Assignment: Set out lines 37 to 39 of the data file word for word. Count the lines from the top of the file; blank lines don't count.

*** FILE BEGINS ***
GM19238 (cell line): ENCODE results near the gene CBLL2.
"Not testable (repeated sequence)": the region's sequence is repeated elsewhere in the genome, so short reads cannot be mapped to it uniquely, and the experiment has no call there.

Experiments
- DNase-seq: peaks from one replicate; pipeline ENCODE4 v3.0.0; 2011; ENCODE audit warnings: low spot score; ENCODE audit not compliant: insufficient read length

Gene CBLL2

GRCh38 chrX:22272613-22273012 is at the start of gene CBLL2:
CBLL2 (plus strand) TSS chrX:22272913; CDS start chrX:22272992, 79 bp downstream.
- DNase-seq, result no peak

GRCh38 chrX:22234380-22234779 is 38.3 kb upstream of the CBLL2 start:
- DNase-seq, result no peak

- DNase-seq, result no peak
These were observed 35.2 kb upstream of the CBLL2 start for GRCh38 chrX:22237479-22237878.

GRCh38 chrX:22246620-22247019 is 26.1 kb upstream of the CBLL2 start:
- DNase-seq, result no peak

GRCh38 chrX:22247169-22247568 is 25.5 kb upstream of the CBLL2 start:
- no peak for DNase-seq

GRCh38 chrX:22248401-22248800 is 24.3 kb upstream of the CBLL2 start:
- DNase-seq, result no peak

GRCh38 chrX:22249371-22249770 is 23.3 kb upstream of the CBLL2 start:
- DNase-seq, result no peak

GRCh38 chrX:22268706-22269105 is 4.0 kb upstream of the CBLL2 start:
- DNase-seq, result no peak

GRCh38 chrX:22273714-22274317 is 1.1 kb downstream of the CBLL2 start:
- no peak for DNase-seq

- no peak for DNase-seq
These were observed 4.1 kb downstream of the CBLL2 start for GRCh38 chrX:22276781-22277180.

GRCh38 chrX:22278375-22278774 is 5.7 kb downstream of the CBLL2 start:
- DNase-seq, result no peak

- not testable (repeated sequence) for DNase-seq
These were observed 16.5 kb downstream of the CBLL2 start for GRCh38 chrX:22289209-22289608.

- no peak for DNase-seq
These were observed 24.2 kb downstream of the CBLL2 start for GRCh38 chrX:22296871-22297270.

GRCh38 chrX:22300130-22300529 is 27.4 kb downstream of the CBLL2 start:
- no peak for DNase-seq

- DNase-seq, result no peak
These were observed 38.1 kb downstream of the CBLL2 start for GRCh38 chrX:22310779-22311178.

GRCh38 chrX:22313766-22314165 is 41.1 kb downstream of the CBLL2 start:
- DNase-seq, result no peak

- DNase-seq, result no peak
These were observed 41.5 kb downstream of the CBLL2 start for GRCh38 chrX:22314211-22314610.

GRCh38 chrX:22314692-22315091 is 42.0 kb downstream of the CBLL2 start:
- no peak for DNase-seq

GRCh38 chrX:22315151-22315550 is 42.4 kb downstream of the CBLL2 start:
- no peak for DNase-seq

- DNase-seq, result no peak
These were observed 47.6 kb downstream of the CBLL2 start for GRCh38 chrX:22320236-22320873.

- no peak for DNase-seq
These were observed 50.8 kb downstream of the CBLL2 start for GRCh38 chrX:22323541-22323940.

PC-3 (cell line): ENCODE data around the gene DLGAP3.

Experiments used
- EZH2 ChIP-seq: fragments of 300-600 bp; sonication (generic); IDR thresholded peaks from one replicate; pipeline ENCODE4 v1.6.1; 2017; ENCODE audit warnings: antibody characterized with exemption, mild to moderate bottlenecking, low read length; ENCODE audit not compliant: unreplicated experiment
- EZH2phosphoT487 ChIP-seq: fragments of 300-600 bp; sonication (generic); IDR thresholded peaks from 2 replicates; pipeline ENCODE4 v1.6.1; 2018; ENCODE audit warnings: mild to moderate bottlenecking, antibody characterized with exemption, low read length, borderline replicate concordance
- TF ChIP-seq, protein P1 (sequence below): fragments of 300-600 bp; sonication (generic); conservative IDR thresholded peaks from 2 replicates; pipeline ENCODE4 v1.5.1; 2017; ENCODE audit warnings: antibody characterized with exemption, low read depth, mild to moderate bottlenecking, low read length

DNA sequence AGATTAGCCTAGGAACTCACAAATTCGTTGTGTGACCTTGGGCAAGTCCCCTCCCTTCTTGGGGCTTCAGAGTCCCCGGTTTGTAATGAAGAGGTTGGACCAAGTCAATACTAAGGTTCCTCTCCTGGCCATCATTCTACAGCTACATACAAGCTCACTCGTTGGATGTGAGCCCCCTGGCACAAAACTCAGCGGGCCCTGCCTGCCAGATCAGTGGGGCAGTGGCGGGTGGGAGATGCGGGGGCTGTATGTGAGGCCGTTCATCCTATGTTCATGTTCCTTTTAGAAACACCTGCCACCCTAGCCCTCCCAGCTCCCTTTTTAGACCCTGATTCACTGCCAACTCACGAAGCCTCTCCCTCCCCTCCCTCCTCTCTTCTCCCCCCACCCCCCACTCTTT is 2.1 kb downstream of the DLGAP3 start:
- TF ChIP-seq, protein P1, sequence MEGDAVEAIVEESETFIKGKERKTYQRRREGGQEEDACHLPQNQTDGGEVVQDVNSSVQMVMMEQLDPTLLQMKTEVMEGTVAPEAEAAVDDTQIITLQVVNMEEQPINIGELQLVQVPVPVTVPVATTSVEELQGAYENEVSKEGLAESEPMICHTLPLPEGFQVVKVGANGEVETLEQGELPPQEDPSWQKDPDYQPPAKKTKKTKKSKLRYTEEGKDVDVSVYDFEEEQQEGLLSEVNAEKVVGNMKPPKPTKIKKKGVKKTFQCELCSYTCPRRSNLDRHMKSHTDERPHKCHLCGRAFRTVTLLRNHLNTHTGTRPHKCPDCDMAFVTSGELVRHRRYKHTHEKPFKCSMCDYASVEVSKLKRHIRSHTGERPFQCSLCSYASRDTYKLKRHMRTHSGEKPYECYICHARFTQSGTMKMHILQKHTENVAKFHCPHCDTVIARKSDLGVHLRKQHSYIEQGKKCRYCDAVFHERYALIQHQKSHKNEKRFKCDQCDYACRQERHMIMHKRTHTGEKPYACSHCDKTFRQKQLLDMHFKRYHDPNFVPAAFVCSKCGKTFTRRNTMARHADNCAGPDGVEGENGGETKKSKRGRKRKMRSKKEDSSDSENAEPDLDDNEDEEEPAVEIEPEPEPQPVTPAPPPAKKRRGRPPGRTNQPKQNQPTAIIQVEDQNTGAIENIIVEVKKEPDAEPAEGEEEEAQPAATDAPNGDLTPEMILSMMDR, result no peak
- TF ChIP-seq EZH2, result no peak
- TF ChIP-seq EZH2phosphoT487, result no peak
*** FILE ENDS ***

GRCh38 chrX:22313766-22314165 is 41.1 kb downstream of the CBLL2 start:
- DNase-seq, result no peak

- DNase-seq, result no peak